Wednesday 24 April 2019

IVF clinics exploiting older women by trading on hope, says fertility watchdog

‘They are catering to a bunch of vulnerable women’

In vitro fertilisation (IVF) clinics have been warned against “trading on hope” after the fertility watchdog said older women were being exploited.

Sally Cheshire, chair of the Human Fertilisation and Embryology Authority (HFEA), told The Daily Telegraph some private clinics were using selective figures to promote IVF to middle-aged women with low chances of success.

Ms Cheshire urged clinics to be “honest and transparent” with prospective patients about their chances of successful IVF treatment. IVF is typically not recommended by the NHS for women over the age of 42 due to low success rates.

But recent figures show the number of women in their forties undergoing fertility treatment in the UK has doubled since 2004, with more than 10,800 cases in 2017 alone.

Ms Cheshire said “vulnerable” women were being targeted by enticing sales tactics, and revealed she had been offered IVF treatments herself at a fertility show in Manchester by individuals who were unaware of her role at HFEA.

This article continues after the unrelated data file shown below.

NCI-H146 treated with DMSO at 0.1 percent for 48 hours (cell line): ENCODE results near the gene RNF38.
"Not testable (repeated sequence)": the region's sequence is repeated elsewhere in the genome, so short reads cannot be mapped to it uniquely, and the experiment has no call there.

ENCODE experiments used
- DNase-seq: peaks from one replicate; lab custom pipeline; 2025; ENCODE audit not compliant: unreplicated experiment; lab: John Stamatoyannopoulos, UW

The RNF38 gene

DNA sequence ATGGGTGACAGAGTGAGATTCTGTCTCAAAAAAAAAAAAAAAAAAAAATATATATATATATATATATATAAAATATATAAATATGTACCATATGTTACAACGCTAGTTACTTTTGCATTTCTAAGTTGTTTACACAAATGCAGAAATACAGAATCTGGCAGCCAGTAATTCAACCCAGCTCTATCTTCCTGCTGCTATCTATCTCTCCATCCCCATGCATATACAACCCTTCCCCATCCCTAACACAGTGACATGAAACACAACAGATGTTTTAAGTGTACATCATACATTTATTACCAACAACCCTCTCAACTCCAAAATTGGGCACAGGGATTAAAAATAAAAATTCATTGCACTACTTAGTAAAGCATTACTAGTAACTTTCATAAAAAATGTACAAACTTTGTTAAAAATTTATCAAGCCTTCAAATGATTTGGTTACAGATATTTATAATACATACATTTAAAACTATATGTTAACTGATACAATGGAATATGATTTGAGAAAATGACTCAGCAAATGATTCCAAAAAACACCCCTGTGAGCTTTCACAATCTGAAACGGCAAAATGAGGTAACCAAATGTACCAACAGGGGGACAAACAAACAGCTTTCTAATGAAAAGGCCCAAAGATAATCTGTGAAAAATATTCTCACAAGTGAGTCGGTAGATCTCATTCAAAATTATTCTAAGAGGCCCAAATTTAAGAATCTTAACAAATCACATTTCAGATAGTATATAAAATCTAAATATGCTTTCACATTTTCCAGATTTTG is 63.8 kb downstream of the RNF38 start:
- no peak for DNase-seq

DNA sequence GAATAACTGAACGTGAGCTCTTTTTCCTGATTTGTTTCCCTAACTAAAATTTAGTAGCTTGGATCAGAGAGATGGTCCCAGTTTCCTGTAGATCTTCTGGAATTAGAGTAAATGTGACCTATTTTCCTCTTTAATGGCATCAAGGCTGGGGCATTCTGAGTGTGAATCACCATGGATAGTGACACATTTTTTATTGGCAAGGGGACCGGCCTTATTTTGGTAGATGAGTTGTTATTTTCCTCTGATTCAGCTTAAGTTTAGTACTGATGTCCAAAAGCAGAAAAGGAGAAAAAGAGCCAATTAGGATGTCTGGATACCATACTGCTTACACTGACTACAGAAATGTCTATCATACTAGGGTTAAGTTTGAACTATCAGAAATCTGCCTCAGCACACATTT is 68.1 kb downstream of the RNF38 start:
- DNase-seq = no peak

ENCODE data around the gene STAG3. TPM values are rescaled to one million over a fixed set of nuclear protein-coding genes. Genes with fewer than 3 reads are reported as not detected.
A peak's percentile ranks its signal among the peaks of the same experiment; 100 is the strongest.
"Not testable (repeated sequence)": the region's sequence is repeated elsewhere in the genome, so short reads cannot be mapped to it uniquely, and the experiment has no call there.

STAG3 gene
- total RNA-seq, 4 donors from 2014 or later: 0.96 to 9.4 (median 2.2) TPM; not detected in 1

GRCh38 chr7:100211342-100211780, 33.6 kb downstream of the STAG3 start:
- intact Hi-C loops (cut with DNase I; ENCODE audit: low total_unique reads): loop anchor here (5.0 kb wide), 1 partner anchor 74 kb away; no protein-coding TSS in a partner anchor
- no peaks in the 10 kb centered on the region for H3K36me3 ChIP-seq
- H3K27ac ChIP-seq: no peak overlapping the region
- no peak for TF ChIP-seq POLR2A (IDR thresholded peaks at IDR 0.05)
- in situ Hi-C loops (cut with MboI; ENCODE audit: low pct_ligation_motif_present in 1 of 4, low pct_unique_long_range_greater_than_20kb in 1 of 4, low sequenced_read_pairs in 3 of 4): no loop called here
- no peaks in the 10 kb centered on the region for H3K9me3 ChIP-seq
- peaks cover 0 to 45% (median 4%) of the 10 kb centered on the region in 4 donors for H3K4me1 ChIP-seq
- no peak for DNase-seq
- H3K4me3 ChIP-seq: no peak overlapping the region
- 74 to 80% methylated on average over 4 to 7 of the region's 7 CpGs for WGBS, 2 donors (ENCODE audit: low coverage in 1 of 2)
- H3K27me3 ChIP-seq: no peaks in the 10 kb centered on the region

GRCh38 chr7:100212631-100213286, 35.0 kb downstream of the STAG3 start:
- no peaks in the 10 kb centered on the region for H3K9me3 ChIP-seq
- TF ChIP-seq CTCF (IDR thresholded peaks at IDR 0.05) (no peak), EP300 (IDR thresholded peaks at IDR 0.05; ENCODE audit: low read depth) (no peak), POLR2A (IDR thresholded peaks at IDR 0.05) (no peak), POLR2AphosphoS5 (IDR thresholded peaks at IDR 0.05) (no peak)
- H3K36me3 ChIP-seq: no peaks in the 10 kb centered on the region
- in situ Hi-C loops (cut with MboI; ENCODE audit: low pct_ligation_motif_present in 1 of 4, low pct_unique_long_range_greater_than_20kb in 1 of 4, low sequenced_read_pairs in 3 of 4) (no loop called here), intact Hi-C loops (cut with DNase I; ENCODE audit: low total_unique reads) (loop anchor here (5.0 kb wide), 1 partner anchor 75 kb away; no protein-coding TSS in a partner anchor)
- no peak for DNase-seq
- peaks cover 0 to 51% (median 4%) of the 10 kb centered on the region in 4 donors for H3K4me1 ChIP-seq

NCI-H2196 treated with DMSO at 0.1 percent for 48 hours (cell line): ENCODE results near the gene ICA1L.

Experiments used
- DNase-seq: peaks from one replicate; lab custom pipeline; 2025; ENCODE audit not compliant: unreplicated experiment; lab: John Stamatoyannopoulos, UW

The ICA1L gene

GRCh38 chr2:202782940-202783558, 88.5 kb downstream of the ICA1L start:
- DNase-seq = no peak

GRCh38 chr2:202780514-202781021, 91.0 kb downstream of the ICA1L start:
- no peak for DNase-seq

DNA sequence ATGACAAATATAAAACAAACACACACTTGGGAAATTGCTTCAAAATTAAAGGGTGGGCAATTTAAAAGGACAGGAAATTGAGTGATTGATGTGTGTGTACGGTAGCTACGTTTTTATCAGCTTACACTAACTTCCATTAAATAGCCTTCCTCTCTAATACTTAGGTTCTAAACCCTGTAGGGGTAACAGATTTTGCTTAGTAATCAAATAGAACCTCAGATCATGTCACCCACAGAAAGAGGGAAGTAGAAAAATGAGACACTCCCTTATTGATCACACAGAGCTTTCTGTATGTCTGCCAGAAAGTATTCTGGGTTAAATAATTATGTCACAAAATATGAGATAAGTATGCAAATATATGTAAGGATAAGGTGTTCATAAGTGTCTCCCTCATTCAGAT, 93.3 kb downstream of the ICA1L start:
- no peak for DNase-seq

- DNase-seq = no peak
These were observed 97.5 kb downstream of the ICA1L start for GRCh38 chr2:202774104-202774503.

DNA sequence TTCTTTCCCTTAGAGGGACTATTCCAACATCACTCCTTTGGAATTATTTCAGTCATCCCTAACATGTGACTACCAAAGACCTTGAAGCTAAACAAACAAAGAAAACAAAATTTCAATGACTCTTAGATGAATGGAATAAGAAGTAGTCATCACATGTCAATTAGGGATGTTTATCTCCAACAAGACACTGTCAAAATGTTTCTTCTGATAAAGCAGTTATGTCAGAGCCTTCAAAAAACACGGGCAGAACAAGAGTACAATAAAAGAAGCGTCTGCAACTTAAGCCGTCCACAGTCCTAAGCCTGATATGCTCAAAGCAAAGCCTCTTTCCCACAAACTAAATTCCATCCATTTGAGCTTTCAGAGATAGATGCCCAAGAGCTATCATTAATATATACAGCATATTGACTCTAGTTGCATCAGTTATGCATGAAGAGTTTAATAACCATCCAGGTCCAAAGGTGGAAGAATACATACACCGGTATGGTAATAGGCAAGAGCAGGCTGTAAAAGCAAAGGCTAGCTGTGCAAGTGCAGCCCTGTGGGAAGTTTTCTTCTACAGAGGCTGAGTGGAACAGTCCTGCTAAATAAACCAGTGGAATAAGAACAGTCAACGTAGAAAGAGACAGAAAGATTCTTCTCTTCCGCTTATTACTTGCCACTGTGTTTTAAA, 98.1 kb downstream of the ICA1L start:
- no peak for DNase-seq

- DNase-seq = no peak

The 50-year-old added: “We now see things like, ‘Guaranteed baby or your money back’.”

Ms Cheshire said some private IVF clinics charge four times as much as they should for treatment, with prices going up to £20,000 per cycle.

“I would like our clinics to be honest about the success rates,” she said. “They are catering to a bunch of vulnerable women. What the clinics shouldn’t be doing is trading on that hope. That hope and vulnerability. They should be honest and transparent about a woman or a couple’s chances.”

The National Institute for Health and Care Excellence (Nice) fertility guidelines recommend IVF be offered to women under the age of 43 who have been trying to get pregnant through unprotected sex for two years.

However, younger women are more likely to be successful with IVF. Between 2014 and 2016, the percentage of IVF treatments that resulted in successful pregnancy and birth were 29 per cent for women under 35, 23 per cent for those aged 35 to 37 and 15 per cent for women between the ages of 38 and 39. The figures dropped to nine per cent for women aged 40 to 42 and two per cent for those aged over 44.

(Source: Independent)

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